Watch heavyweight boxing legend savagely eat a coconut as stunned fans say ‘my teeth hurt from this’

BOXING legend David Tua had fans cringing after savagely tearing a coconut open with his TEETH.

The Samoan-New Zealand former heavyweight was famed for his knockout power and explosive style.

David Tua had fans cringing after savagely eating a coconutInstagram / davidtuafaumuinatoaletai

Tua ripped the coconut skin off with his teethInstagram / davidtuafaumuinatoaletai

Tua was fearless in his approach in the ring until he retired in 2013.

He still lives in Auckland and loves to keep in shape – even when he is not in the gym training.

And one recent trip to the beach went viral as Tua was seen ripping off coconut skin using his teeth.

He then cracked the coconut in half with his hand before taking a swig from the fresh water.

But fans could not help but look away, as one said: “My teeth hurt from watching this.”

Another added: “He got some strong ass teeth.”

One joked: “Look at the way this motherf***er rips into that coconut.”

Another simply put: “That’s savage.”

Will AJ vs Fury actually happen?

SunSport boxing correspondent Wally Downes Jr answers the big questions around Anthony Joshua and Tyson Fury finally facing each other…

Could we finally see Fury vs AJ this year?

Simply: Yes.

Before the Saudi takeover of boxing – spearheaded by Turki Alalshikh, would we have seen Fury vs Francis Ngannou, AJ vs Ngannou, Deontay Wilder vs Joseph Parker, Frank Warren and Eddie Hearn working together and shaking hands for photos?

Simply: No.

The rules, rankings, sanctioning bodies and broadcast and promotional disputes are all irrelevant when this much money is thrown at prize fighting.

How would it work?

It feels like the winner of Fury vs Usyk on May 18 will fight AJ as soon after as possible.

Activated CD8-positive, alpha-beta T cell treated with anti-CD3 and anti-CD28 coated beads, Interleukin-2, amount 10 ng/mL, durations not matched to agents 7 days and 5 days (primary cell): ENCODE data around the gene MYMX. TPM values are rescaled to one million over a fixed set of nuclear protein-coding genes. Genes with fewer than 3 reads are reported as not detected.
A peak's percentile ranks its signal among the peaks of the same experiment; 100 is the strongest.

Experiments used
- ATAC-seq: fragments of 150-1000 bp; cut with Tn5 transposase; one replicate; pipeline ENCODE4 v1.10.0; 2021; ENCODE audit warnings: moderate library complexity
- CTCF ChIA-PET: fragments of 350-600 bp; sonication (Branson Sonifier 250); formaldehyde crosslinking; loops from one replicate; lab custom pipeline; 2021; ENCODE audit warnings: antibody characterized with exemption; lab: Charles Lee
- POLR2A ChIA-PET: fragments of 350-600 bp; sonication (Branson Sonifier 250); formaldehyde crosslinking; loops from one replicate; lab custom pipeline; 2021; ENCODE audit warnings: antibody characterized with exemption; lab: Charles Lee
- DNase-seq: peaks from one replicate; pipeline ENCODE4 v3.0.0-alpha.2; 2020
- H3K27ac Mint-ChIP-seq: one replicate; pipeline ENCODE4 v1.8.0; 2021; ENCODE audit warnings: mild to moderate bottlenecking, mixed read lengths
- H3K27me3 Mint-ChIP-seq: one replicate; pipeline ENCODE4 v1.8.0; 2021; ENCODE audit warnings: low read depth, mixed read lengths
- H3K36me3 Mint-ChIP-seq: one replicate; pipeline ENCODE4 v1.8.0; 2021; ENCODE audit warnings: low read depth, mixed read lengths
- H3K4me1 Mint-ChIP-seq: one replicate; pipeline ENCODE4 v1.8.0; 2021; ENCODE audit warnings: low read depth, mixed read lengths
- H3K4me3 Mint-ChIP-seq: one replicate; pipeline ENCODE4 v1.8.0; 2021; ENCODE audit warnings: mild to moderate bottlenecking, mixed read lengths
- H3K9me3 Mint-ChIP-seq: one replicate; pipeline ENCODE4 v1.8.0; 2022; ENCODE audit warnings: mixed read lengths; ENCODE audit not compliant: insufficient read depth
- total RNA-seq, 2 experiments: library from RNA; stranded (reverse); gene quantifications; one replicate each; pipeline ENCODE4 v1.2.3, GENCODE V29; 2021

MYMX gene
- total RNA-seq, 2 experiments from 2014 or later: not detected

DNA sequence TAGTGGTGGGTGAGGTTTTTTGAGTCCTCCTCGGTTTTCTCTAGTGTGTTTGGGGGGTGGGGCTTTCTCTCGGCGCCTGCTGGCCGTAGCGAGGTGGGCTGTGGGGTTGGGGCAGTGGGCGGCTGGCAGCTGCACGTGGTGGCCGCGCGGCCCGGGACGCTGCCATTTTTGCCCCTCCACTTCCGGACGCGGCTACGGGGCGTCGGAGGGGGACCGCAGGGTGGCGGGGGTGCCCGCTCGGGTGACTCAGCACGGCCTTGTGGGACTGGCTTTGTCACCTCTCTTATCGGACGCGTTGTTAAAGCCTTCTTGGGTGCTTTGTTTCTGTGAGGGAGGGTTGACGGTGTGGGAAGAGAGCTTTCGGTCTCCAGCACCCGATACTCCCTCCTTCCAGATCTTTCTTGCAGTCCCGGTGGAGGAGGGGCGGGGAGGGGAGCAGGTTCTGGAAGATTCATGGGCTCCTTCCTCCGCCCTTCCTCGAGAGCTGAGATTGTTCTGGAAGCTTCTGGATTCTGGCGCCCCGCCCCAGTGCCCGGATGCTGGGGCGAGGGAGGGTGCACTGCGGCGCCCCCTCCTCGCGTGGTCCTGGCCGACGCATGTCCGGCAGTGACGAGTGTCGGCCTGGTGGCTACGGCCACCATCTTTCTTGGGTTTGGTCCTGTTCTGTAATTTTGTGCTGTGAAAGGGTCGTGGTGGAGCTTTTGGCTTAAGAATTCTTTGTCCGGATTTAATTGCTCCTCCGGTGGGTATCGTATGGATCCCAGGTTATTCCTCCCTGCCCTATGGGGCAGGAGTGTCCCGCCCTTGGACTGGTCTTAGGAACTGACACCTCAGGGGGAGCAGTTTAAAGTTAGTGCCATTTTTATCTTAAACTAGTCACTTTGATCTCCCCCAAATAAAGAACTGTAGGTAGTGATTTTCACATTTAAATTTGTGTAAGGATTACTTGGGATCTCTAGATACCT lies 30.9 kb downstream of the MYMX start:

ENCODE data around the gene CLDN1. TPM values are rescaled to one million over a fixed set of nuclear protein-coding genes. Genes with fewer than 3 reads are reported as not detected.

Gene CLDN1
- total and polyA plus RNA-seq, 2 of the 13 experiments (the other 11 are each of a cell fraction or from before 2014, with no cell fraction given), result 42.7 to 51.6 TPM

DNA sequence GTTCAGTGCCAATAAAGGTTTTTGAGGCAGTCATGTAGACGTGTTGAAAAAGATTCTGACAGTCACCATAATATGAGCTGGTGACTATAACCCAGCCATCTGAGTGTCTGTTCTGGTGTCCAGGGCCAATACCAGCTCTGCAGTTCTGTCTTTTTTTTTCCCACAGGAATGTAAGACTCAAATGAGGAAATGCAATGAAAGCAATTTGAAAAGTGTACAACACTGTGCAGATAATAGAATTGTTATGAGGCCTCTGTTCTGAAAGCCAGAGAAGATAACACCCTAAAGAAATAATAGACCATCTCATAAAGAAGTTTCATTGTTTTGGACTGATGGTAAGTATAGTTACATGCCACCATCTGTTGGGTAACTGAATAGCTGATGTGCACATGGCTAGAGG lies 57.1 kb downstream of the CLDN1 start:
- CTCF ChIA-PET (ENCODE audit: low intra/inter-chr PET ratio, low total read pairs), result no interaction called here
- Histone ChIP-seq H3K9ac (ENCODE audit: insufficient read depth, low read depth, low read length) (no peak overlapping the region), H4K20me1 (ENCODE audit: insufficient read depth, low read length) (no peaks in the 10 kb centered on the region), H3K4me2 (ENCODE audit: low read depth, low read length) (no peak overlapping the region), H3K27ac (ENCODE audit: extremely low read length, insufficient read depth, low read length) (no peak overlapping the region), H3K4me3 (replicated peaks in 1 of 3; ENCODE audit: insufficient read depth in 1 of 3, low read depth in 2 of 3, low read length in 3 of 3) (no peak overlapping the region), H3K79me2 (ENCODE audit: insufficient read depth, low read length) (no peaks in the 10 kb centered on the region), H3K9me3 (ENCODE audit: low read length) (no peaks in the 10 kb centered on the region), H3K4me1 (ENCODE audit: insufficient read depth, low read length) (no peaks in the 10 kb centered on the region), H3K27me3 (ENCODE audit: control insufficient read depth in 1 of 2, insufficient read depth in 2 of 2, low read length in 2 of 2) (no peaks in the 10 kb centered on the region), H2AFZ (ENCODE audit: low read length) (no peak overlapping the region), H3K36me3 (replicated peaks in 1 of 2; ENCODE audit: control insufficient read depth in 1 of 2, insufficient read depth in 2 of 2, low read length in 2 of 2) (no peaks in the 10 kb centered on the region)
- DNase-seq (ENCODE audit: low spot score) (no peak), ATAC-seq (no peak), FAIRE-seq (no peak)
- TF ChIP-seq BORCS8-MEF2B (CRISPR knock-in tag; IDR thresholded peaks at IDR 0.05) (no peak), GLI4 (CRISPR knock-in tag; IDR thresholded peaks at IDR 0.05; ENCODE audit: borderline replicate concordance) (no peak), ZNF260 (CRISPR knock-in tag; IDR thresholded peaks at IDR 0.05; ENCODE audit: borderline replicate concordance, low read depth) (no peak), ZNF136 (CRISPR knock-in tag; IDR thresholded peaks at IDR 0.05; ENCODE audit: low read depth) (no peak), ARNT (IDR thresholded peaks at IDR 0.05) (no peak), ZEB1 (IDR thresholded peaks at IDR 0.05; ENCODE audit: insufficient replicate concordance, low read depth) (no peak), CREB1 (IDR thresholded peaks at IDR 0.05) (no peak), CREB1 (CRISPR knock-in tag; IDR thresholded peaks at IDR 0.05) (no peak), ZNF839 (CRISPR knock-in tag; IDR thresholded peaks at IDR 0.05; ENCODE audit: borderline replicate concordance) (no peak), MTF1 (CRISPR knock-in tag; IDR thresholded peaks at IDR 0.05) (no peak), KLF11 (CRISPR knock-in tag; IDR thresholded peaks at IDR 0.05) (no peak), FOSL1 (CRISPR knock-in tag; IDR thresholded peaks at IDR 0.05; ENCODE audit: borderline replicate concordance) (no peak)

There is a rematch clause in the current deal for Britain’s WBC champ and Ukraine’s WBA, IBF and WBO king to meet and decide the first undisputed ruler for 25 years.

But it seems certain the belts will fragment afterwards – with a string of mandatory challengers due their crack at the four separate belts – so the clamour for AJ vs the winner might be bigger than the demand for a rerun for fewer belts.

Where would it happen?

It feels like every major fight is now going to happen in Saudi Arabia.

But don’t rule out a potential Fury vs Ngannou clash taking place at Wembley stadium.

It seems like the Saudis are keen to eventually host shows in the UK and that fight, at the home of football, would be some debut.

If Usyk topples the Gypsy King then the hype for him to face AJ for a third time will be far less intense.

Why this time?

It feels like we have twice come close to seeing the clash but there were simply too many hurdles and disputes in the way – similar to the way AJ vs Wilder still hasn’t happened.

But with Alalshikh now making Hearn’s Matchroom and Warren’s Queensberry play nice and letting Sky Sports, TNT and DAZN share the shows, there is far less to fight over in the boardroom and loads on to battle for in the ring.

And if Fury beats Usyk and rightfully demands a huge percentage of an overdue Joshua meeting, then the Saudi’s have the cash and the clout to hand him 99 per cent of the pie – to massage his ego and bank balance – and hand AJ as much extra dough as needed to keep everyone sweet.

Who wins?

If Fury sets up an AJ clash by beating Oleksandr Usyk – the mathematics and stats make it clear only a maniac would back Joshua to triumph in the all-English clash.

Usyk dominated AJ over two one-sided fights, on foreign soil.

The Watford man has enjoyed a spike in form and respect since linking up with new trainer Ben Davison but a 20st 6ft 9in Fury – who has just slayed the gap-toothed southpaw – would be almost invincible.

But in any major football derby or cup final the formbook is often aimed out of the window. And perhaps a rejuvenated hungry AJ could be too much for an undisputed and fulfilled Fury to handle.


Tua, now 51, was a national amateur boxing champion who went to the 1992 Olympics and won bronze.

And as a professional he had memorable bouts against Lennox Lewis, Michael Moorer and Hasim Rahman.

But he never got his hands on the heavyweight title, leaving the sport as one of the most popular stars to have never won gold.

His last fight was a points loss to Alexander Ustinov in 2013, leaving the sport at 52–5–2 having NEVER been knocked out.

AFPTua fought the likes of Lennox Lewis[/caption]

He remains in great shape even in retirement

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